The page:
Addis Ababa: Not many people seek their fortune in Ethiopia. Yet former computer consultant Bhanu Prasad took a friend’s advice in 2002 and left home in Hyderabad to try his luck at flower farming in the east African country.
“He said, ‘It’s a country coming up, it’s safe, and the climate is good for flowers’,” Prasad said. “We guessed the business would take off.”
Bloom time: A flower farm in Debre Zeit, Ethiopia. Over the last six years, the Ethiopian government has lent more than $104 million to flower farmers, along with tax breaks, free land leases and duty waivers. (Photograph by Jose Cendon/ Bloomberg)
Today Prasad’s 25 acres of greenhouses in the central Ethiopian town of Debre Zeit send 40,000 roses a day to the world’s largest flower market in Amsterdam. Employing some 300 Ethiopians, his greenhouse is one of the 70 commercial flower operations to open in the country since 2002.
Ethiopia, which suffered an estimated one million deaths during famines in the mid-1980s, is handing over arable land to entrepreneurs.
As a result, flower exports have grown to $125 million (Rs541 crore) from $159,000 six years ago, helping the country to become Africa’s second largest flower exporter, after Kenya.
“We can catch up with Kenya in the next two to three years,” said Fantaye Biftu, a senior adviser at Ethiopia’s trade ministry. One day the flower industry may rival coffee, currently responsible for 36% of overseas earnings, as the country’s leading export.
Ethiopia has some natural advantages in growing flowers. The country’s main airport in the capital, Addis Ababa, is two hours closer to Europe by jet than Kenya’s—an important factor in an industry where air freight accounts for 40% of costs.
The country’s central highlands—6,000ft above sea level—more moderate temperatures and reliable sunlight also make it easier to produce the large roses that make up 70% of exports.
Producers say big-bulb roses are particularly popular in Russia, where sweethearts often prefer a single giant flower.
Persuading investors to come to Ethiopia in the first place wasn’t easy. In the 1970s, most businesses were nationalized by Ethiopia’s communist Derg regime. Although it was toppled in 1991 by Eritrean rebels and a group headed by current prime minister Meles Zenawi, large-scale private enterprise is still rare.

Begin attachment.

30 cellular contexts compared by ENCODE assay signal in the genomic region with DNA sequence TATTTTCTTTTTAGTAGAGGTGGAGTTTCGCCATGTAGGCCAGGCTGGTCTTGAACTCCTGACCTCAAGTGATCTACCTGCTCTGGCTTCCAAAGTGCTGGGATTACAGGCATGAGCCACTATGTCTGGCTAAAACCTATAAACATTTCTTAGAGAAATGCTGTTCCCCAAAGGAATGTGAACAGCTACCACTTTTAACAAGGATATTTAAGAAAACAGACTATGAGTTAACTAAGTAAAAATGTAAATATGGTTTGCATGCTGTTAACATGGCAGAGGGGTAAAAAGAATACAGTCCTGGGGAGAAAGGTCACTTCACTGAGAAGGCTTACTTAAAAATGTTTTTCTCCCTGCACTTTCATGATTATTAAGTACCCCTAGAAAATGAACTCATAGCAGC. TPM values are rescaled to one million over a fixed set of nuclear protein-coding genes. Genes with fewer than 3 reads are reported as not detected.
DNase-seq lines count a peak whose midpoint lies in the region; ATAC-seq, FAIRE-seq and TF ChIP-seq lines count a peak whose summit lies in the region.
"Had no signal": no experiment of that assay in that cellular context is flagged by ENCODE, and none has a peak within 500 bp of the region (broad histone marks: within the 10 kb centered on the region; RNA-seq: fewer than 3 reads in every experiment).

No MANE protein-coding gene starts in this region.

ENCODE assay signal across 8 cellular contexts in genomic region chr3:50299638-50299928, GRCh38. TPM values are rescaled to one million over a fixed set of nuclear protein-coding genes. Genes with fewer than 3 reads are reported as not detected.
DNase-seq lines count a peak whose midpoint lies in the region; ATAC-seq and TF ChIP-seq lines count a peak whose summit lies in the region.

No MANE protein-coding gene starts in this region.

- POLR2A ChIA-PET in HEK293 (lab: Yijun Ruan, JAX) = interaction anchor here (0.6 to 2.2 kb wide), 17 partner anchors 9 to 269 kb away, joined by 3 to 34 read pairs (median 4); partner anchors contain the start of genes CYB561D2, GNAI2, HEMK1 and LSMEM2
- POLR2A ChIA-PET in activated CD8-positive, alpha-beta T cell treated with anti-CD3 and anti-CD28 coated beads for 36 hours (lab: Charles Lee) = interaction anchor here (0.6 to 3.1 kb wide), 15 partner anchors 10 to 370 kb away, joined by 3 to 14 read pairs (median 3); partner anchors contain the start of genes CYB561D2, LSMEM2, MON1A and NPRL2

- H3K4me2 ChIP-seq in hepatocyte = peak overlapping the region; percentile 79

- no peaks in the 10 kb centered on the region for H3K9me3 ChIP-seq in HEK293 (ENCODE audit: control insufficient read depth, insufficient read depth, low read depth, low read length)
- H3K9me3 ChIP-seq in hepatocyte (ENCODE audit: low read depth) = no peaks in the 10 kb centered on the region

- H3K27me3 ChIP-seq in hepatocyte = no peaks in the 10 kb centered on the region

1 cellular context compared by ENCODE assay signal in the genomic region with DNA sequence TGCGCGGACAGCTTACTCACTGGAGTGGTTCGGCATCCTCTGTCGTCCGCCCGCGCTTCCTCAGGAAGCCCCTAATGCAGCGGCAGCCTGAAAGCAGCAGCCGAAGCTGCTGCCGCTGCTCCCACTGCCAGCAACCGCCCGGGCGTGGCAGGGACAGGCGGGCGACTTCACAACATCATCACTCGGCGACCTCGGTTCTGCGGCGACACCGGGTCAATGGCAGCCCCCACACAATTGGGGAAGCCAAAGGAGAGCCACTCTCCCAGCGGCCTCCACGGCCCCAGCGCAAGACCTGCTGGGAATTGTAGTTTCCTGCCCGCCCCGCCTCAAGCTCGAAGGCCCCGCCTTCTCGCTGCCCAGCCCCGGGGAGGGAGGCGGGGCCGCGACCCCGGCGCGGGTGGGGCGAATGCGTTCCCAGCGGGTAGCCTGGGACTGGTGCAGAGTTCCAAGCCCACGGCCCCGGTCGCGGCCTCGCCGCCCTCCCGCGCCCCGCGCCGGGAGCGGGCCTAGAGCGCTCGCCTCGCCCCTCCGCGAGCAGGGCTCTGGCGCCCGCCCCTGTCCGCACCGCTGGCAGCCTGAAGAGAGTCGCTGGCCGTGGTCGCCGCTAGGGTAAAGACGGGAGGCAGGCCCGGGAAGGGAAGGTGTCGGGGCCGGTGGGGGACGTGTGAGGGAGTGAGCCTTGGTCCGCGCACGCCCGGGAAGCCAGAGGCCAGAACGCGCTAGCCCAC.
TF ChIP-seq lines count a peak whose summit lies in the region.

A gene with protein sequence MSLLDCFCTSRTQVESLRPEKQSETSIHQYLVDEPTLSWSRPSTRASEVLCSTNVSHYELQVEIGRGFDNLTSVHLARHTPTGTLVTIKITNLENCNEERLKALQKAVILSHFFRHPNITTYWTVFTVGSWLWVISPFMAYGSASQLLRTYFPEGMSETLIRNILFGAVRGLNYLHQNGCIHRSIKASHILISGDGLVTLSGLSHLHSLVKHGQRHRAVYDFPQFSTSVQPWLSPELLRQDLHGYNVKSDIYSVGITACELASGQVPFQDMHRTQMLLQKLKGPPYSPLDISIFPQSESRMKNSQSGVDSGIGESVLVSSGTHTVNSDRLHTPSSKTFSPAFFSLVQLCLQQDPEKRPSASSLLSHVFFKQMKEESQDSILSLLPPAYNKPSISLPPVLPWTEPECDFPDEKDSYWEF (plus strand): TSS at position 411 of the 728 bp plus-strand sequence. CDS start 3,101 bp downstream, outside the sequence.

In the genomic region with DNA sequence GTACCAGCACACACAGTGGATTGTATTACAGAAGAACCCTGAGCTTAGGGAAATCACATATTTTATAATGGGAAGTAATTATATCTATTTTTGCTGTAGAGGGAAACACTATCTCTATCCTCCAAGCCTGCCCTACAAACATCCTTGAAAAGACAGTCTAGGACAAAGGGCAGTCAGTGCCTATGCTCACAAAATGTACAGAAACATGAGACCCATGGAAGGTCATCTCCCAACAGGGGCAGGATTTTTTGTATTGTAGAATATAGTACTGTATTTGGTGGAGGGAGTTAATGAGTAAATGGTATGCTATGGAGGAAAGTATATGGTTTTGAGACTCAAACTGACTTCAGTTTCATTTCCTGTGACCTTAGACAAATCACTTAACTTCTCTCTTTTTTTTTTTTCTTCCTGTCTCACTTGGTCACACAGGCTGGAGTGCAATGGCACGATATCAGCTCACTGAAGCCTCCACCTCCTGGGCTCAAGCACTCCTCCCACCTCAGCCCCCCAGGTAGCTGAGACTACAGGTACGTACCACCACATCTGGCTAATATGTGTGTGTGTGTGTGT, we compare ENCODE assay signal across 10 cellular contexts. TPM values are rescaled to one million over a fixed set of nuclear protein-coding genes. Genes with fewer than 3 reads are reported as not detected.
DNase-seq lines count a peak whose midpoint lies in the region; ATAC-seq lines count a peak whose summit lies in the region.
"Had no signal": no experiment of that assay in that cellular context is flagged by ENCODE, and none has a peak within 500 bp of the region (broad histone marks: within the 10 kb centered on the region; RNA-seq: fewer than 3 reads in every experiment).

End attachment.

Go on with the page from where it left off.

In 2002, Zenawi’s government began offering free land leases on former state-owned farms, government loans of 70% of start-up costs, and a five-year tax holiday for new enterprises. In addition, duties on greenhouse materials, seedlings and chemicals were waived for five years.
Over the past six years, the government has loaned more than 1 billion birr ($104 million) to flower farmers, about half what the country spends annually on health care for its 78 million citizens, according to ministry of finance figures.
Birr is the unit of currency in Ethiopia.
The tax breaks have been criticized by environmentalists who argue that they benefit few citizens and that the self-regulation of the industry use of pesticides leaves some workers at risk.
“There is little public debate on investments in general and who the beneficiaries of these luxury packages are,” said Berhe Costantinos of the Center for the Human Environment, a non-profit group for sustainable development.
That’s disputed by government officials, who point out that chemical use is partially monitored by an umbrella group of local charities called the Forum for the Environment. “If you put in place compulsory inspection, it will have a cost,” said Dessalegn Mesfin, deputy director general of Ethiopia’s Environmental Protection Authority. “The market itself is a regulator.”
Frequent power outages, a result of Ethiopia’s overstretched infrastructure, may hold back expansion of the flower industry. Following rolling blackouts for as many as three days a week this spring, the government agreed to guarantee power to flower farms even as other businesses—including manufacturers of porridge and feeding paste for malnourished children—ground to a halt.
The tax breaks have also lured Ethiopians such as Yidnekachew Ayele, who returned home in 2003 after attending St. Cloud State University in Minnesota, US, to start a 50- acre rose farm with a government loan.
Ayele produces an average of 85,000 stems a day, with 90% shipped to the Netherlands for distribution in Europe. “We probably compete with someone in Ecuador or Holland,” said Ayele, who brought in Dutch and Israeli consultants to plan the facility.
Just 40% of the flower farms are owned by Ethiopians. The locals who most benefit from the industry are workers earning less than a dollar a day.
Sinayta Tshoma, a former housewife who harvests roses said she is grateful for the work. “There are no jobs for women other than this,” Tshoma said. “The flower farms are benefitting the people.”
In Ethiopia, foreigners are still banned from entering the banking and telecommunications industries or even owning land.
Imported cars are taxed at more than 100% of the sticker price, and it is still impossible to use credit cards because no local bank is equipped to process international transactions.
Ayele said the fledgling flower industry gives his native land a chance to change its reputation as a famine-prone economic basket case. “The goal is to make a name for Ethiopia,” he said.